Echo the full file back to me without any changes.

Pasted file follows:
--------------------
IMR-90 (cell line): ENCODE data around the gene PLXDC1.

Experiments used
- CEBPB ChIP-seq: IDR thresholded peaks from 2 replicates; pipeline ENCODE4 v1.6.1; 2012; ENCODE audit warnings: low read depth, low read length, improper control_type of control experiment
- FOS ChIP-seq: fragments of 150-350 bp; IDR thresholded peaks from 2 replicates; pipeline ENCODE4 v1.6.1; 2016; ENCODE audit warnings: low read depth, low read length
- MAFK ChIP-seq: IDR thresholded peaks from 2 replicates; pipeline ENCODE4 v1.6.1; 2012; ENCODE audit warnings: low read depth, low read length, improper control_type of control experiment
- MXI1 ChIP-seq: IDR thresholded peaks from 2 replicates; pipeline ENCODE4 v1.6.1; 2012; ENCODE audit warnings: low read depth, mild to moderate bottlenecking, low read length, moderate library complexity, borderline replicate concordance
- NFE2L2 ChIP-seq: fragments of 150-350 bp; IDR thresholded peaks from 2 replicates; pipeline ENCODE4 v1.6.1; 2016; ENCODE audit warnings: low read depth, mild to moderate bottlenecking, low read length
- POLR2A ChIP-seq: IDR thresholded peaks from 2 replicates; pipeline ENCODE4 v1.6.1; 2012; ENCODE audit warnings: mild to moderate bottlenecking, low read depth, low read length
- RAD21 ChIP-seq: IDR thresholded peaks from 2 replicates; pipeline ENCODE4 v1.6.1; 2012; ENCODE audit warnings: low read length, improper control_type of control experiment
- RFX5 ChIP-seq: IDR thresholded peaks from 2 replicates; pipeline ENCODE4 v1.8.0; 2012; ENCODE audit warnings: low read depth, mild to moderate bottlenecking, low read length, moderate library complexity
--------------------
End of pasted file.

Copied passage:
IMR-90 (cell line): ENCODE data around the gene PLXDC1.

Experiments used
- CEBPB ChIP-seq: IDR thresholded peaks from 2 replicates; pipeline ENCODE4 v1.6.1; 2012; ENCODE audit warnings: low read depth, low read length, improper control_type of control experiment
- FOS ChIP-seq: fragments of 150-350 bp; IDR thresholded peaks from 2 replicates; pipeline ENCODE4 v1.6.1; 2016; ENCODE audit warnings: low read depth, low read length
- MAFK ChIP-seq: IDR thresholded peaks from 2 replicates; pipeline ENCODE4 v1.6.1; 2012; ENCODE audit warnings: low read depth, low read length, improper control_type of control experiment
- MXI1 ChIP-seq: IDR thresholded peaks from 2 replicates; pipeline ENCODE4 v1.6.1; 2012; ENCODE audit warnings: low read depth, mild to moderate bottlenecking, low read length, moderate library complexity, borderline replicate concordance
- NFE2L2 ChIP-seq: fragments of 150-350 bp; IDR thresholded peaks from 2 replicates; pipeline ENCODE4 v1.6.1; 2016; ENCODE audit warnings: low read depth, mild to moderate bottlenecking, low read length
- POLR2A ChIP-seq: IDR thresholded peaks from 2 replicates; pipeline ENCODE4 v1.6.1; 2012; ENCODE audit warnings: mild to moderate bottlenecking, low read depth, low read length
- RAD21 ChIP-seq: IDR thresholded peaks from 2 replicates; pipeline ENCODE4 v1.6.1; 2012; ENCODE audit warnings: low read length, improper control_type of control experiment
- RFX5 ChIP-seq: IDR thresholded peaks from 2 replicates; pipeline ENCODE4 v1.8.0; 2012; ENCODE audit warnings: low read depth, mild to moderate bottlenecking, low read length, moderate library complexity